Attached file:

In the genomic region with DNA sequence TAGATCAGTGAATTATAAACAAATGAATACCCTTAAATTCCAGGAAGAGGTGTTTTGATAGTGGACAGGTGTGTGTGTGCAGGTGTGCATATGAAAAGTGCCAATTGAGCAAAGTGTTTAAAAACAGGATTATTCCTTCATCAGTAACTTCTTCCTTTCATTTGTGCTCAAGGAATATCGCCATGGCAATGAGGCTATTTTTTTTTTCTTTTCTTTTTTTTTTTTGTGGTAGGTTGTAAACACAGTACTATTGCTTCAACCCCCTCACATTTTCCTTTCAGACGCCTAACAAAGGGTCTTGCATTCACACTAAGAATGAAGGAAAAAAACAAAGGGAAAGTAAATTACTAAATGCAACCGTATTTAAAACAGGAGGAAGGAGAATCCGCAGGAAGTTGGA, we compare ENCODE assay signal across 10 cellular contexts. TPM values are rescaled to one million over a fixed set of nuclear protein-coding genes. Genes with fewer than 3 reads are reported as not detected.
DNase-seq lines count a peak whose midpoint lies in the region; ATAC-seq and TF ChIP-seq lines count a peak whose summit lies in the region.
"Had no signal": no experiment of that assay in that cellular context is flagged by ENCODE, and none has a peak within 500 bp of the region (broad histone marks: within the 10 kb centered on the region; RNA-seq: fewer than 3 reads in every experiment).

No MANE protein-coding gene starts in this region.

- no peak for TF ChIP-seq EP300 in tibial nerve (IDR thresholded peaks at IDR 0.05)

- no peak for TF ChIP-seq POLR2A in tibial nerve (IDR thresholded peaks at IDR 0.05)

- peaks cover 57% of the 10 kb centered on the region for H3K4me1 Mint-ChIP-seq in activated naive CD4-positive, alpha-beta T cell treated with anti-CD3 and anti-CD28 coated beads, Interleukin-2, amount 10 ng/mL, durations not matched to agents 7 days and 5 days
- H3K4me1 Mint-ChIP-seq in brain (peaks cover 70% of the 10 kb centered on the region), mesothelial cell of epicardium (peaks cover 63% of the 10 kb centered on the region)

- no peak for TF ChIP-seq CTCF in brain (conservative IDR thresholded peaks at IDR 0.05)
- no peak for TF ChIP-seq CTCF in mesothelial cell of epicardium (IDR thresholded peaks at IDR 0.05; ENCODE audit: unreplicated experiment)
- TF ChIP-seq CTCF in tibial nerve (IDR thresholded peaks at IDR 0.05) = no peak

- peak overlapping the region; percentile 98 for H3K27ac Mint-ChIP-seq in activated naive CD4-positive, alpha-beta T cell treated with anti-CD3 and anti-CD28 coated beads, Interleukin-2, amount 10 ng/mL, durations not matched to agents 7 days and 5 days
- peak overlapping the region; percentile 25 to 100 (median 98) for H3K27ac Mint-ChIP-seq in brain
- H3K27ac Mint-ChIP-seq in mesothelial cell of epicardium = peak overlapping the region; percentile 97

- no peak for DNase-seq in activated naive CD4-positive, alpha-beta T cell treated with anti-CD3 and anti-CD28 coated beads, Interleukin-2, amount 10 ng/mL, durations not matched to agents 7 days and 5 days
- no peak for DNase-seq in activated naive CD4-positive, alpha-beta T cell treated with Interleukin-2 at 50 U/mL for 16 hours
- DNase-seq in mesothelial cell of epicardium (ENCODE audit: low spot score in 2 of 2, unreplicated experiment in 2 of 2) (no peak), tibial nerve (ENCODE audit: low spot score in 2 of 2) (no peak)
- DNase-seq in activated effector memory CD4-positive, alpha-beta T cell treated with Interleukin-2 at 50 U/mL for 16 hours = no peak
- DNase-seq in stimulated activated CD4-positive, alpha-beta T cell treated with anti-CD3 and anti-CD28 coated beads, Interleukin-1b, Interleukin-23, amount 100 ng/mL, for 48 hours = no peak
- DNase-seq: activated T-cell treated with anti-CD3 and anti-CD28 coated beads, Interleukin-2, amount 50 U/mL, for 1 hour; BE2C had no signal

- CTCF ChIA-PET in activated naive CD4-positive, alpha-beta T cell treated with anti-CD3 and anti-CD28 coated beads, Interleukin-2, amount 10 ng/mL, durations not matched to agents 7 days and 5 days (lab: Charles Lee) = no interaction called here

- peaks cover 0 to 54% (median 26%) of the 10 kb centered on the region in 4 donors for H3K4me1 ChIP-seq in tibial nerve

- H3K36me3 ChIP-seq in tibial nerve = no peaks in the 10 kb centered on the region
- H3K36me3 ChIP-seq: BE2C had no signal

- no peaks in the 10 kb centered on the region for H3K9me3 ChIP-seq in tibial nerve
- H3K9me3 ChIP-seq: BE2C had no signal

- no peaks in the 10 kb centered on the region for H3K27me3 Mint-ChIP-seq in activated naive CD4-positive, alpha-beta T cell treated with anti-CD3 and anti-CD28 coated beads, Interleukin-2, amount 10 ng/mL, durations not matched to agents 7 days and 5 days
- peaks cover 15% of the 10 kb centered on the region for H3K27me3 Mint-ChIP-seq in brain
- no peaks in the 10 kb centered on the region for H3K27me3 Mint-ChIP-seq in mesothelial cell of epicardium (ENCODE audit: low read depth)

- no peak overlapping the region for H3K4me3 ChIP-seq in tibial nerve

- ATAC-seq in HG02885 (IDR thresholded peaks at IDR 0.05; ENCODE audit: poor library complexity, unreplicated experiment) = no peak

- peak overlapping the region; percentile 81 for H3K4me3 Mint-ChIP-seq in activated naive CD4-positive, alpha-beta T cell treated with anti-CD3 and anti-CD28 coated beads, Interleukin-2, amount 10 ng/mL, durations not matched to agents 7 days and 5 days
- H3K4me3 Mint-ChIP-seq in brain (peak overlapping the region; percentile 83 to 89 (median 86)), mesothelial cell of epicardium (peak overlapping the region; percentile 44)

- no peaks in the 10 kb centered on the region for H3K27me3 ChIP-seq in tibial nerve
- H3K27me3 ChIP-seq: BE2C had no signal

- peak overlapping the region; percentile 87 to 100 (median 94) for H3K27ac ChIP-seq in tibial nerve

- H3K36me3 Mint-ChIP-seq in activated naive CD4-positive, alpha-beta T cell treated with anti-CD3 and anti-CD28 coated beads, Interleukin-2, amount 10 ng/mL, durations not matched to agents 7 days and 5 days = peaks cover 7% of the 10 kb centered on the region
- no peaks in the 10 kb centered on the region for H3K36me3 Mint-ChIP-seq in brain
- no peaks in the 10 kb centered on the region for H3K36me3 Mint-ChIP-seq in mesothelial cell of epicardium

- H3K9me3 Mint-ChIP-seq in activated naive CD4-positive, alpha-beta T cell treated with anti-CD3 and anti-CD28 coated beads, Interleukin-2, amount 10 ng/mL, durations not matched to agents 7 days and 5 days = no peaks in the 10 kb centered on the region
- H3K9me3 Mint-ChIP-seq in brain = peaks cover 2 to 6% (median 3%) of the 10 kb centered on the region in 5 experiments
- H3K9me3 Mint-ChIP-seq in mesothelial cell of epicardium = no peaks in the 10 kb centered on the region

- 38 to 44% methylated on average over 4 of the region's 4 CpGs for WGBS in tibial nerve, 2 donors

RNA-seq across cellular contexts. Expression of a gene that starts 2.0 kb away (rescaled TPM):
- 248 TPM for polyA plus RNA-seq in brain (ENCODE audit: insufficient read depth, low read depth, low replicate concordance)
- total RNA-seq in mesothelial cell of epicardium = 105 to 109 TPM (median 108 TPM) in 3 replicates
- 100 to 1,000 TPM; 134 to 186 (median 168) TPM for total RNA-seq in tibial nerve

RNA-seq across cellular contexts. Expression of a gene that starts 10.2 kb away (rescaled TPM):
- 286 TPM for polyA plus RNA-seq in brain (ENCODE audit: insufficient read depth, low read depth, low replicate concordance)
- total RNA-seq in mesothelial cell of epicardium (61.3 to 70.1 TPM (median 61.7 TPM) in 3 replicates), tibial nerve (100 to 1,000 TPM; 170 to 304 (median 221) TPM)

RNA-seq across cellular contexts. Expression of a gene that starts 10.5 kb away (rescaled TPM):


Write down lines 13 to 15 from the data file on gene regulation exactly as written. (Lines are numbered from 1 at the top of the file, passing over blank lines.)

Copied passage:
- peak overlapping the region; percentile 25 to 100 (median 98) for H3K27ac Mint-ChIP-seq in brain
- H3K27ac Mint-ChIP-seq in mesothelial cell of epicardium = peak overlapping the region; percentile 97

- no peak for DNase-seq in activated naive CD4-positive, alpha-beta T cell treated with anti-CD3 and anti-CD28 coated beads, Interleukin-2, amount 10 ng/mL, durations not matched to agents 7 days and 5 days